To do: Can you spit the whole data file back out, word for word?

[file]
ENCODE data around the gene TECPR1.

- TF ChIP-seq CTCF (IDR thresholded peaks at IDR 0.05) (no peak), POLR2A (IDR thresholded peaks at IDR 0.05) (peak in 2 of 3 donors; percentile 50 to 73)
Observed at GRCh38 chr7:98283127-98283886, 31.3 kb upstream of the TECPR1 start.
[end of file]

ENCODE data around the gene TECPR1.

- TF ChIP-seq CTCF (IDR thresholded peaks at IDR 0.05) (no peak), POLR2A (IDR thresholded peaks at IDR 0.05) (peak in 2 of 3 donors; percentile 50 to 73)
Observed at GRCh38 chr7:98283127-98283886, 31.3 kb upstream of the TECPR1 start.